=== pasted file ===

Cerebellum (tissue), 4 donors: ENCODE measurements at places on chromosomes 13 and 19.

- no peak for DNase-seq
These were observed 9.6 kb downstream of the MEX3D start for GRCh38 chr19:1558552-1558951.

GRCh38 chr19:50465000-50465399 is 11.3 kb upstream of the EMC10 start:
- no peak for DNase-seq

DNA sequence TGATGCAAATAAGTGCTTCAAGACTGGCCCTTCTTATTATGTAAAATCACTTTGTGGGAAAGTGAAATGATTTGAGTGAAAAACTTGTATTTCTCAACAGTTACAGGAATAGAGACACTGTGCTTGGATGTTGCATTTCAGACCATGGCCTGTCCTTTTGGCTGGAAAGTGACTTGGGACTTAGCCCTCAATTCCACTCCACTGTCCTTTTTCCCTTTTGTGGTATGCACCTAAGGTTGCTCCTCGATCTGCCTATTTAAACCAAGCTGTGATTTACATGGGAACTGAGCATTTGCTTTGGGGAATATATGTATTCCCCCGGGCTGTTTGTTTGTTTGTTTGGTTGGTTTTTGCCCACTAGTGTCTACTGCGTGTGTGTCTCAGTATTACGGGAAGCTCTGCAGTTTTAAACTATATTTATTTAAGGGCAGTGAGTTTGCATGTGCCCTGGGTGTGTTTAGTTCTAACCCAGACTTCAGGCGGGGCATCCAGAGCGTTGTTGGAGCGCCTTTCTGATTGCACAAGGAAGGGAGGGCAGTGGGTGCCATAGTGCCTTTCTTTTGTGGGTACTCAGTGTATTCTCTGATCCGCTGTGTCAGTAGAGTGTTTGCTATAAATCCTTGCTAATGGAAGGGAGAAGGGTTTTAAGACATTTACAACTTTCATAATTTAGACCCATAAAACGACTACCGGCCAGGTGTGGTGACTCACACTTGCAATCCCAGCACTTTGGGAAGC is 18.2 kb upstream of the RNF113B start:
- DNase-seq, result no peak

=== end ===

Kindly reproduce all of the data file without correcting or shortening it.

Cerebellum (tissue), 4 donors: ENCODE measurements at places on chromosomes 13 and 19.

- no peak for DNase-seq
These were observed 9.6 kb downstream of the MEX3D start for GRCh38 chr19:1558552-1558951.

GRCh38 chr19:50465000-50465399 is 11.3 kb upstream of the EMC10 start:
- no peak for DNase-seq

DNA sequence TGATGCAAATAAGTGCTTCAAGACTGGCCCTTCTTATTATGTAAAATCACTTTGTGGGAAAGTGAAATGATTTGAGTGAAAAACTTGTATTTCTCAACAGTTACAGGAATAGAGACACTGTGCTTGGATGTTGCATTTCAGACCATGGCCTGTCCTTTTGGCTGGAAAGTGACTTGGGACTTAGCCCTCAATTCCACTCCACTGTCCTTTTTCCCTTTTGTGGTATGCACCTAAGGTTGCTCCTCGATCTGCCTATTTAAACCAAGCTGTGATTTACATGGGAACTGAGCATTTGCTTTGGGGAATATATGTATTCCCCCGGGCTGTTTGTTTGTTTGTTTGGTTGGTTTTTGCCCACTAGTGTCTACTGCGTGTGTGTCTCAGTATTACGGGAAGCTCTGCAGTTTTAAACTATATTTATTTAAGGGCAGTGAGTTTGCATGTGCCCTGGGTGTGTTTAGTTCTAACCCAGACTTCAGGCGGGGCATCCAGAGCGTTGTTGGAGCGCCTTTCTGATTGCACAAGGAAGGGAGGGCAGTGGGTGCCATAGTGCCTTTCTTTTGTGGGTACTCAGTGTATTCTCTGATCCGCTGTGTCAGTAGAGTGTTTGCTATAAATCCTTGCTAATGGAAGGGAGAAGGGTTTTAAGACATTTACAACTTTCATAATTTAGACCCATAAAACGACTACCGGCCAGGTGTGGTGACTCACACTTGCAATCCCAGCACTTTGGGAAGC is 18.2 kb upstream of the RNF113B start:
- DNase-seq, result no peak